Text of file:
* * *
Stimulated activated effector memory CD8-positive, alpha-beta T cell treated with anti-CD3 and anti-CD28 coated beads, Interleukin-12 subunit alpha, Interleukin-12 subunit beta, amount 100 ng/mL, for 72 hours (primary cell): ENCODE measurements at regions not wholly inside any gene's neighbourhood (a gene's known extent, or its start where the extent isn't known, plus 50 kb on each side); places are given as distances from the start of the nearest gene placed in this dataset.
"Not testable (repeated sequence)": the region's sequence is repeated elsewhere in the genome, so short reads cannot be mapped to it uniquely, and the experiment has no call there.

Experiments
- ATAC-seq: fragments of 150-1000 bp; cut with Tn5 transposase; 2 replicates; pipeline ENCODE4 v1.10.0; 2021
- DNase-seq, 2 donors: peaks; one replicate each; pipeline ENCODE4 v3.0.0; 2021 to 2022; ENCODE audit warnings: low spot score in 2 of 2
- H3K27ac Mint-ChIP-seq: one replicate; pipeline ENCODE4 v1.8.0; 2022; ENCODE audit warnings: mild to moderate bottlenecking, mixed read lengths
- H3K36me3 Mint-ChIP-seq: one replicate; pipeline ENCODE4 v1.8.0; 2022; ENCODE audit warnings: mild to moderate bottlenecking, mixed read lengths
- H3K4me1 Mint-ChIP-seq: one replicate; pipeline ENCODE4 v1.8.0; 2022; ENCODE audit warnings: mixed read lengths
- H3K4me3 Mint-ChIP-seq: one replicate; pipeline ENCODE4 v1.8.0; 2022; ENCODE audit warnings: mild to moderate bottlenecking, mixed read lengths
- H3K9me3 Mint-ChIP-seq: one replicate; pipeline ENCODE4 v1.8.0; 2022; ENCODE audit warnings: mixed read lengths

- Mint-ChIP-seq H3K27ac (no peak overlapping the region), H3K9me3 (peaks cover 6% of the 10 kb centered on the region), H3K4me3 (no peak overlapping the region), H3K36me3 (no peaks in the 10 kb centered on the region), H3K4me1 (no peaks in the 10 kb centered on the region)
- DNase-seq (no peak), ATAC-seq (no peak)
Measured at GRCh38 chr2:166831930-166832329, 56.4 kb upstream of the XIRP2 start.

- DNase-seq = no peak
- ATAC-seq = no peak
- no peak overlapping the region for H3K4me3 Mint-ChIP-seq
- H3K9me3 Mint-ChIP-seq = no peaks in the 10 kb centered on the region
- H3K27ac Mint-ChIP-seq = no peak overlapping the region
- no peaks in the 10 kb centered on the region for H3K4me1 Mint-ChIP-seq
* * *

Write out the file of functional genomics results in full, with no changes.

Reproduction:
Stimulated activated effector memory CD8-positive, alpha-beta T cell treated with anti-CD3 and anti-CD28 coated beads, Interleukin-12 subunit alpha, Interleukin-12 subunit beta, amount 100 ng/mL, for 72 hours (primary cell): ENCODE measurements at regions not wholly inside any gene's neighbourhood (a gene's known extent, or its start where the extent isn't known, plus 50 kb on each side); places are given as distances from the start of the nearest gene placed in this dataset.
"Not testable (repeated sequence)": the region's sequence is repeated elsewhere in the genome, so short reads cannot be mapped to it uniquely, and the experiment has no call there.

Experiments
- ATAC-seq: fragments of 150-1000 bp; cut with Tn5 transposase; 2 replicates; pipeline ENCODE4 v1.10.0; 2021
- DNase-seq, 2 donors: peaks; one replicate each; pipeline ENCODE4 v3.0.0; 2021 to 2022; ENCODE audit warnings: low spot score in 2 of 2
- H3K27ac Mint-ChIP-seq: one replicate; pipeline ENCODE4 v1.8.0; 2022; ENCODE audit warnings: mild to moderate bottlenecking, mixed read lengths
- H3K36me3 Mint-ChIP-seq: one replicate; pipeline ENCODE4 v1.8.0; 2022; ENCODE audit warnings: mild to moderate bottlenecking, mixed read lengths
- H3K4me1 Mint-ChIP-seq: one replicate; pipeline ENCODE4 v1.8.0; 2022; ENCODE audit warnings: mixed read lengths
- H3K4me3 Mint-ChIP-seq: one replicate; pipeline ENCODE4 v1.8.0; 2022; ENCODE audit warnings: mild to moderate bottlenecking, mixed read lengths
- H3K9me3 Mint-ChIP-seq: one replicate; pipeline ENCODE4 v1.8.0; 2022; ENCODE audit warnings: mixed read lengths

- Mint-ChIP-seq H3K27ac (no peak overlapping the region), H3K9me3 (peaks cover 6% of the 10 kb centered on the region), H3K4me3 (no peak overlapping the region), H3K36me3 (no peaks in the 10 kb centered on the region), H3K4me1 (no peaks in the 10 kb centered on the region)
- DNase-seq (no peak), ATAC-seq (no peak)
Measured at GRCh38 chr2:166831930-166832329, 56.4 kb upstream of the XIRP2 start.

- DNase-seq = no peak
- ATAC-seq = no peak
- no peak overlapping the region for H3K4me3 Mint-ChIP-seq
- H3K9me3 Mint-ChIP-seq = no peaks in the 10 kb centered on the region
- H3K27ac Mint-ChIP-seq = no peak overlapping the region
- no peaks in the 10 kb centered on the region for H3K4me1 Mint-ChIP-seq